Tuesday, April 6, 2010

The Brother’s Fantastic Sister’s Law-Abiding District Doctor

This week I have decided to institute a small change in the format by adding an expanded review for what I will dub my “Must See” pick of the week. I’ve denoted the movie* and attached a longer, more in depth review. Once again, I found a movie^ that I had previously forgotten to review, so it is included as well.

Law Abiding Citizen – (2 Stars) – After he loses his family, and the legal system fails him, a crafty engineer (Gerard Butler) decides to exact his own revenge on the killers, the legal system and the entire city. Butler chews up the scenery as the psychopathic avenger, while Jamie Foxx plays the unlikeable lawyer protagonist. Lack of believability and apathetic characters make this strictly a “popcorn movie.” (Netflix) (109 minutes - Rated R for Strong bloody brutal violence and torture, a scene of rape, and pervasive language - 2009)

The Brothers Bloom – (4 ½ Stars) – Two eccentric confidence men target an affluent recluse as their final score. The Brother’s Bloom is a wonderfully inventive con movie full of beautiful scenery and rich characters that keep you interested and invested all the way through to its conclusion. (This was the close runner-up for “Must See” Pick). (Netflix) (113 minutes - Rated PG-13 for Violence, some sensuality and brief strong language - 2008)

Doctor Zhivago – (4 Stars) – David Lean’s cinematic epic about a Doctor/Poet caught up in the Bolshevik Revolution.  Omar Sharif’s emotionally portrays Zhivago as an individual, a beacon of hope, in the harsh reality of a communist Russia. The movie also stands out in its beautiful landscapes and breathtaking cinematography.(Netflix - currently unavailable) (197 minutes - Rated PG-13 for Mature themes - 1965)

^District 9 – (3 ½ Stars) – 20 years ago an alien ship comes to a stop over Johannesburg, South Africa. On board is a race of malnourished, insect-like aliens. Now, the stranded extraterrestrials are forced to live in slum-like conditions and are seemingly not allowed to leave. The movie starts out very strongly with an intriguing premise but slowly devolves into a decent, but ordinary, action movie. The main character remains unsympathetic until the very end, and the dialogue also leaves something to be desired.(Netflix) (112 minutes - Rated R for Bloody violence and pervasive language - 2009)

My Sister’s Keeper – (2 Stars) – Anna (Abigail Breslin) was born as a “designer baby” to help combat her sister Kate’s leukemia. But as she grows older, Anna begins to have second thoughts about giving herself over to the painful procedures that help prolong her sister’s life. What could be an interesting movie that tackles relevant moral questions is reduced to a run-of-the-mill family drama that, from what I gather, is not faithful to its source material. The movie is full of unnecessary voice-overs, painfully drawn out “dramatic” moments, forced emotion, and a ridiculous amount of “inaudible dialogue.” (Netflix) (110 minutes - Rated PG-13 for Mature thematic content, some disturbing images, sensuality, language and brief teen drinking - 2009)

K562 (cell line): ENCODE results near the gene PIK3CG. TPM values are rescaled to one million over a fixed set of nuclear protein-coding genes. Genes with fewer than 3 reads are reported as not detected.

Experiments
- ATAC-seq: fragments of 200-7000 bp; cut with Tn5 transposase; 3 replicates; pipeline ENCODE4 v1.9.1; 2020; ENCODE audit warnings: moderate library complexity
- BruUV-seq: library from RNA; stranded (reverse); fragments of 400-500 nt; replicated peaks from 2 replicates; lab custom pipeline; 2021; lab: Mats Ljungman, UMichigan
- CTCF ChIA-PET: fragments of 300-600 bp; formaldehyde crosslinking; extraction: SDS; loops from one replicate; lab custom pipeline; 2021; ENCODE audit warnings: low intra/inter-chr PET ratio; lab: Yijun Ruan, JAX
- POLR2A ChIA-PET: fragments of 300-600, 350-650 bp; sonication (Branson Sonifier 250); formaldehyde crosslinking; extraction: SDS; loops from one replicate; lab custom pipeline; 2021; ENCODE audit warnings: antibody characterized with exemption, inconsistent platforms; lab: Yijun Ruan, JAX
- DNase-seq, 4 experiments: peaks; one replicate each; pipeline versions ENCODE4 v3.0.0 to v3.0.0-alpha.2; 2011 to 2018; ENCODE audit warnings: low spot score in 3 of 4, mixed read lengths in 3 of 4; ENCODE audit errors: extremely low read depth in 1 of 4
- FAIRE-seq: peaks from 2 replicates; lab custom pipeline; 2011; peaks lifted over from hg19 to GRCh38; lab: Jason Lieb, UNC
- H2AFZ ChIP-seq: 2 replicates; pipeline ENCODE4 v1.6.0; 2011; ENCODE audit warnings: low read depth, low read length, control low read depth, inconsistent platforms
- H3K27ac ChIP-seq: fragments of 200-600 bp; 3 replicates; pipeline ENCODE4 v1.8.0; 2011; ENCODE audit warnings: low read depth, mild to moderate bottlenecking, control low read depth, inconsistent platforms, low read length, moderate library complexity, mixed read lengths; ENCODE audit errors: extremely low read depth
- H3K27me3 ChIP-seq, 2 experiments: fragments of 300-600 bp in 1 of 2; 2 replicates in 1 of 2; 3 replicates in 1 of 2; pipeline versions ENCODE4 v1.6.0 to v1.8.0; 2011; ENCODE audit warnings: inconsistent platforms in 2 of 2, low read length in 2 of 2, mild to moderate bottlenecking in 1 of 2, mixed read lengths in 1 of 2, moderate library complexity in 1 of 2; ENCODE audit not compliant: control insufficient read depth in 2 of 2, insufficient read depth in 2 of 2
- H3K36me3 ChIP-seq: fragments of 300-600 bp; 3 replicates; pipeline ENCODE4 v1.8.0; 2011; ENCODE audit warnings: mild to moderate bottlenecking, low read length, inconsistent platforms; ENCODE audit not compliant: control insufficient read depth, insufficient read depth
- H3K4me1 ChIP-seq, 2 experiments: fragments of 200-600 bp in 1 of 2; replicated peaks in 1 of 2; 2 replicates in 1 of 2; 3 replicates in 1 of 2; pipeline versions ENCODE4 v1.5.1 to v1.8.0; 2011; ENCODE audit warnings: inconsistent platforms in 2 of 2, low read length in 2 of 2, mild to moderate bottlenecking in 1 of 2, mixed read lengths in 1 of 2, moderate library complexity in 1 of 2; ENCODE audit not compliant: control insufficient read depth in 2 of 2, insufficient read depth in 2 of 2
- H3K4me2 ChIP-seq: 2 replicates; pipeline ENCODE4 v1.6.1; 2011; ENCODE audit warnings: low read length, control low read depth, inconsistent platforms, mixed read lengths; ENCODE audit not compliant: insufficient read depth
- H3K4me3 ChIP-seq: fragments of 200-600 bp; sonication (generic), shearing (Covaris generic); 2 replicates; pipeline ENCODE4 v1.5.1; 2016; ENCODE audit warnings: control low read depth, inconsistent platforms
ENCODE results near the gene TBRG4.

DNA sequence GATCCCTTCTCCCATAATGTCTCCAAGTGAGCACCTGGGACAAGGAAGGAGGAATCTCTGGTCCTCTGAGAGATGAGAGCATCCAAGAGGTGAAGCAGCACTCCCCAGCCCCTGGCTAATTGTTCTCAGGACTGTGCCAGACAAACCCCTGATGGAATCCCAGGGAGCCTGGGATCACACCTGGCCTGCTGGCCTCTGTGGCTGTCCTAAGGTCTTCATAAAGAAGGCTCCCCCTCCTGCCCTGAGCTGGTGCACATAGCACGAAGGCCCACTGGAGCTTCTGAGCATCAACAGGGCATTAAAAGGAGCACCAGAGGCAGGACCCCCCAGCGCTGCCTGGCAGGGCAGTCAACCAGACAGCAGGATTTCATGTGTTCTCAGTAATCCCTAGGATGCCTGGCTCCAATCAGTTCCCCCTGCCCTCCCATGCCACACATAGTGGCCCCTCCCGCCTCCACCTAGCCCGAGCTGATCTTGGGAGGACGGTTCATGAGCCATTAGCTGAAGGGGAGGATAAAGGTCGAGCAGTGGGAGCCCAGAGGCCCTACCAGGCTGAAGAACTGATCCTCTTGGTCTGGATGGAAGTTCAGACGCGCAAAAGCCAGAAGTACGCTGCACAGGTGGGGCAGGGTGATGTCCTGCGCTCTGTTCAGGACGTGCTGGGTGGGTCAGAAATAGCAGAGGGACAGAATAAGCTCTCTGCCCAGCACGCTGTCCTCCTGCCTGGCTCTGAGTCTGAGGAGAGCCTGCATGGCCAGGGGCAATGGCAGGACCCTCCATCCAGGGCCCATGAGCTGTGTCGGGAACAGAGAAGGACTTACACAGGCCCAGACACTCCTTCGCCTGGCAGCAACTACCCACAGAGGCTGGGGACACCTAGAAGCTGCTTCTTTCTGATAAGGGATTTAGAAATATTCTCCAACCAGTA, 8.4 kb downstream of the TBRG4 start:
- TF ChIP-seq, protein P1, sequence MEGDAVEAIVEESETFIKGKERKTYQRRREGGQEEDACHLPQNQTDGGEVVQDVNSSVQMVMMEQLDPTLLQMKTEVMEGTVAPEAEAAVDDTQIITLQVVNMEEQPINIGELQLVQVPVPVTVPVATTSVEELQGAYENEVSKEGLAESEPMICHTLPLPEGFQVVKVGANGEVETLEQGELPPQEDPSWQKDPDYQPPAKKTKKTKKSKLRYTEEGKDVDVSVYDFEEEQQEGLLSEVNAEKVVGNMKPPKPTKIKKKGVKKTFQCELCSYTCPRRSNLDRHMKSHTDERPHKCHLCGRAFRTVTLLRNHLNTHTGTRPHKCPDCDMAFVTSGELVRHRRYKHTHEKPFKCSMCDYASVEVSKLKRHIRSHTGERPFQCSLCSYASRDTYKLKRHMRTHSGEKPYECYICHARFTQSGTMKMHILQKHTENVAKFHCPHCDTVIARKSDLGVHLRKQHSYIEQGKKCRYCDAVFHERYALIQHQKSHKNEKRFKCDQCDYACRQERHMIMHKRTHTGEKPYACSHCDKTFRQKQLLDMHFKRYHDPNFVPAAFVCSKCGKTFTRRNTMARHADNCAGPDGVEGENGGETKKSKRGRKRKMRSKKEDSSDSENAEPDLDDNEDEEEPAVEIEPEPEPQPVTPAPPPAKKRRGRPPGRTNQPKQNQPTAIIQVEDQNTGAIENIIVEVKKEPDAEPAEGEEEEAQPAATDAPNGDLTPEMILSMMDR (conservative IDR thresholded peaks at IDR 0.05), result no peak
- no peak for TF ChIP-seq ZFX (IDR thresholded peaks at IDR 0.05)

*Fantastic Mr. Fox  – (4 ½ Stars) –

Fantastic Mr. Fox is not your typical “family movie” in much the same way that Wes Anderson isn’t your typical director, or Roald Dahl your typical author. These quirks are what make everything work so well. The movie fits in well with the rest of Anderson’s filmography, utilizing the typical dry humor and dysfunctional family unit. It also stays very true to the heart of Dahl’s literary works.  However, Dahl and Anderson are not for everyone.
                The movie, in some cases, has been advertised as another of the yearly crop of animated (although to be fair, it’s actually stop-motion) movies that come out every summer much to the delight of kids and the dismay of parents. Despite these perceptions, (Roald Dahl is the author, after all, of Charlie & The Chocolate Factory) most children will more than likely not be as entertained by this movie. In general, the parents will in all likelihood find more they enjoy. Like the book it is based on, Fantastic Mr. Fox is for older children. That’s not to say that it contains content objectionable to young children, but rather most of what happens would probably go over their head. The movie just doesn’t have the prevalent silliness of most family movies that draws the younger crowd in.
If you are a fan of Roald Dahl or Wes Anderson, you will enjoy this movie. It is the cohesion of Dahl’s source material and Anderson’s witty filmmaking that really drives Mr. Fox to be exactly as its title denotes: fantastic. However, if you are looking for some light, family fluff…this is not it.(Netflix) (87 minutes - Rated PG for Action, smoking, and slang humor - 2009)

Movies For Next Week:

No comments:

Post a Comment